Anti-protest laws occur in oil states to protect oil interests. If you were to superimpose a map of the states that introduced anti-protest laws onto a map of pipeline fights, you would find that they look very similar, Page said. 

Louisiana, with its 125,000 miles of pipelines, introduced critical infrastructure legislation in 2018. The Louisiana Mid-Continent Oil and Gas Association co-collaborated on the bill’s language and provisions, which were used a week after the bill’s approval to criminalize protesters against the 163-mile Bayou Bridge Pipeline, which is built through the wetlands of the Atchafalaya Basin

In Texas, where most crude oil and natural gas pipelines culminate, legislators introduced the state’s first critical infrastructure bill in 2019, followed by a second in 2021. Four months after Texas Gov. Greg Abbot approved the first Texas anti-protest bill, which criminalized trespassing and conspiracy, 31 Greenpeace activists were charged with felonies under the new state law. 

The swift descent of anti-protest laws on state houses was made possible by ALEC, formally known as the American Legislative Exchange Council, and by the involvement oil and gas industry leaders, like the Association of Oil Pipelines, have in drafting the legislation. Even federal legislation introduced in 2019 was also tied to industry: Howard R. Elliott, the head of the federal administration charged with regulating pipelines, had been previously employed as a vice president at CSX Transportation, a coal transportation company. A Greenpeace report found that organizations affiliated with police and prisons contributed $343,602 to proponents and sponsors of anti-protest legislation. 

Democrats in Congress have noted how harmful anti-protest legislation is to free speech, climate justice demonstrations, and protests against extractive industries. In September, Maryland Rep. Jamie Raskin, who is the chairman of the Oversight Subcommittee on Civil Rights and Civil Liberties, hosted a hearing to “examine how the fossil fuel industry is weaponizing the law to stifle First Amendment protected speech and stymie efforts to combat climate change [through] anti-protest laws.”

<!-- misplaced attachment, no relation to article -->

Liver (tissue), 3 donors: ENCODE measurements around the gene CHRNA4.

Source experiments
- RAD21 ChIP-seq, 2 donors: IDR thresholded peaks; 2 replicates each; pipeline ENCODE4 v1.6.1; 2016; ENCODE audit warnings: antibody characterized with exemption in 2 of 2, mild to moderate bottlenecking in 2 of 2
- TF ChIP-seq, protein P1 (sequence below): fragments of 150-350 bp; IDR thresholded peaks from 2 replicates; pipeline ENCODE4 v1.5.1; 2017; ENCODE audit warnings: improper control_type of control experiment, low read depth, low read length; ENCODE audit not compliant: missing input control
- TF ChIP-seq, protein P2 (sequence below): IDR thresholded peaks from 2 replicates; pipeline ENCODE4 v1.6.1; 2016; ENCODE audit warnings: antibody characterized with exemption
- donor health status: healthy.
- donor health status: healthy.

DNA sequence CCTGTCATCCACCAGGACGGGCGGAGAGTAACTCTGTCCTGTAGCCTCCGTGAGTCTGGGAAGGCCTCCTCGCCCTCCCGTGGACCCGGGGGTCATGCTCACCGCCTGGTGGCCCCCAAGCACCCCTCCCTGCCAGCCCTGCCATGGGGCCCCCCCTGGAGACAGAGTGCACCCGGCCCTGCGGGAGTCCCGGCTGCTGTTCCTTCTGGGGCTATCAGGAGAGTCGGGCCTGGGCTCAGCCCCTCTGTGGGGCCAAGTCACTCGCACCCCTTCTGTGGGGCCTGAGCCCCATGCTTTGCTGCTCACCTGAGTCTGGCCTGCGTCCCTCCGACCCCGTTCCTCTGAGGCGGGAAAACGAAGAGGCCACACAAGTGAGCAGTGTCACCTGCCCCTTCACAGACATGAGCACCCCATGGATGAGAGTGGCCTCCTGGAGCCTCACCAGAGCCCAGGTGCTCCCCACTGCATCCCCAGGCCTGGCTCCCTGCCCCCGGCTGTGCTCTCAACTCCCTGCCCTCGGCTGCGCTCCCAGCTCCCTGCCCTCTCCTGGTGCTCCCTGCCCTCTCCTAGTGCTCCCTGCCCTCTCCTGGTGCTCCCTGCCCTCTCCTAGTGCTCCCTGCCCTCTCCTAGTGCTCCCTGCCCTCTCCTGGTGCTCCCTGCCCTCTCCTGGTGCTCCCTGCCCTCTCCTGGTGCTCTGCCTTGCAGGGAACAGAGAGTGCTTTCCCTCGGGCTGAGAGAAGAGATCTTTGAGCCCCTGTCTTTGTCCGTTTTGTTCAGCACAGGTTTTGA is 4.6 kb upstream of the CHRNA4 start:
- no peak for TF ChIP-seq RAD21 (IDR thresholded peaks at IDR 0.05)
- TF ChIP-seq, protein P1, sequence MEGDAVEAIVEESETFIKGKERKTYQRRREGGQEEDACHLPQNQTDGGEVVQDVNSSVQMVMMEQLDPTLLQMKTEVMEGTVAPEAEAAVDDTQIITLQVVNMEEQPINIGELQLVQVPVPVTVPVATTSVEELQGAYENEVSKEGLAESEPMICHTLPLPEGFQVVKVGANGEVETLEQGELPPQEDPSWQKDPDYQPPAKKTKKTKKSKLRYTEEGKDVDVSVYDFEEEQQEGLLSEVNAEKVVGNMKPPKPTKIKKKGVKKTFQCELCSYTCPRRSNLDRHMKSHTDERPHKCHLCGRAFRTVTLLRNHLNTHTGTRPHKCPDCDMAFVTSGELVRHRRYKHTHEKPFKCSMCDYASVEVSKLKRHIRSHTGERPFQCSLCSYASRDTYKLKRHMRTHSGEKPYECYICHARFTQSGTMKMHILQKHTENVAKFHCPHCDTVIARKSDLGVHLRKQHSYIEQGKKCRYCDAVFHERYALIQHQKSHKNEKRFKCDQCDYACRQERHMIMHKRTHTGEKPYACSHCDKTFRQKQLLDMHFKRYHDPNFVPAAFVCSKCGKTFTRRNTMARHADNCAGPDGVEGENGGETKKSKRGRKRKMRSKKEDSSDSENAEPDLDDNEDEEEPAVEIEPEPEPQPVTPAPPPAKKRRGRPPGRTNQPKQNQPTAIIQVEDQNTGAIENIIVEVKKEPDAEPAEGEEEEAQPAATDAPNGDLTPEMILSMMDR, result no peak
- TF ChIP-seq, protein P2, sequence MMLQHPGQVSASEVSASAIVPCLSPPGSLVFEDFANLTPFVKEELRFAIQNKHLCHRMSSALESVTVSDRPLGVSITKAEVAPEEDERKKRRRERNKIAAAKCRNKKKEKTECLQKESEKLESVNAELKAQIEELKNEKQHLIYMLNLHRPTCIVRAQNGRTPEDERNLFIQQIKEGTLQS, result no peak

The hearing presented findings from a report authored by the Center for Constitutional Rights, which argued that those in power, or those who are white and wealthy, “commandeer the machinery of government to suppress dissent and stave off socio-political changes aimed at a just redistribution of power and resources, using ever more desperate means of enforcing a racist and exploitative economic and political status quo.”

In other words, anti-protest laws don’t just exist to protect some of the biggest sources of carbon emissions, like refineries, electric power facilities, and natural gas and oil facilities from scrutiny, but to uphold the power of corporations at the expense of vulnerable communities.

Racism is based on disinformation

Hannah Waltz, the U.S. free expression programs coordinator at PEN America, said that anti-protest laws rely on other forms of disinformation steeped into American culture, particularly as it relates to climate change. While 72% of adults in the U.S. believe that global warming is happening and feel that the U.S. should regulate carbon dioxide emissions as a pollutant, many Republican state officials are fueled by the lie that climate change is not happening. 

Many of these anti-protest bills are introduced and approved “not from the needs or the will of the people,” as stated by the Center for Constitutional Rights report. Instead, corporations build relationships with Republican legislators, often collaborating to propose, write, and lobby for legislation. Matthew Goldberg, an associate research scientist at the Yale Program on Climate Change Communication at Yale University, told The Guardian earlier this year that people in the gas industry are particularly adept at recognizing allies in state legislatures and that those allies are “rewarded” for supporting legislation that harms the environment through campaign donations.